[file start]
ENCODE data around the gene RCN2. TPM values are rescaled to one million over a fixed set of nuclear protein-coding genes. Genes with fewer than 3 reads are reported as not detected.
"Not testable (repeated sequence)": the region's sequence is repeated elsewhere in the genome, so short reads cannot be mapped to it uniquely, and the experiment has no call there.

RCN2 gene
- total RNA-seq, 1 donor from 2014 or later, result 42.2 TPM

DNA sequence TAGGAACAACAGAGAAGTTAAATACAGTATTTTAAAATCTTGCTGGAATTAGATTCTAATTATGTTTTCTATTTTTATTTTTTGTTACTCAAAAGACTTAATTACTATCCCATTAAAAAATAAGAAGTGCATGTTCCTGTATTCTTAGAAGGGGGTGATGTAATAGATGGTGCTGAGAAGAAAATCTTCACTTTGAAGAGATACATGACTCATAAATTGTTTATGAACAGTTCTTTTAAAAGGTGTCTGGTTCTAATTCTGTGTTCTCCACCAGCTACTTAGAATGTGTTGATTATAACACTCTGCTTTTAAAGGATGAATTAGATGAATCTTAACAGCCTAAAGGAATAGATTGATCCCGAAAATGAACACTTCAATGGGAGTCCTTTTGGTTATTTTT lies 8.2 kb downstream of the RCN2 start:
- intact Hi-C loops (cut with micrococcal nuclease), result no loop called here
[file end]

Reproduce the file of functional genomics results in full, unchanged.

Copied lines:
ENCODE data around the gene RCN2. TPM values are rescaled to one million over a fixed set of nuclear protein-coding genes. Genes with fewer than 3 reads are reported as not detected.
"Not testable (repeated sequence)": the region's sequence is repeated elsewhere in the genome, so short reads cannot be mapped to it uniquely, and the experiment has no call there.

RCN2 gene
- total RNA-seq, 1 donor from 2014 or later, result 42.2 TPM

DNA sequence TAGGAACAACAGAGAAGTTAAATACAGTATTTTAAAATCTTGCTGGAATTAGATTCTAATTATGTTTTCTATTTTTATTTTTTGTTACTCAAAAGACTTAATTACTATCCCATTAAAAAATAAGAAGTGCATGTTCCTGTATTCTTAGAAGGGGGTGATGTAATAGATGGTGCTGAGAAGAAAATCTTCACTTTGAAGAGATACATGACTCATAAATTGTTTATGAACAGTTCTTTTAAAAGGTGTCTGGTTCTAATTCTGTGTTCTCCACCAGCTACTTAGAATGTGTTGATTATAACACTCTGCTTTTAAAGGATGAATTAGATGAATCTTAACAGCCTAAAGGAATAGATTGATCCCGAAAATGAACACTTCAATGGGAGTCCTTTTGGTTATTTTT lies 8.2 kb downstream of the RCN2 start:
- intact Hi-C loops (cut with micrococcal nuclease), result no loop called here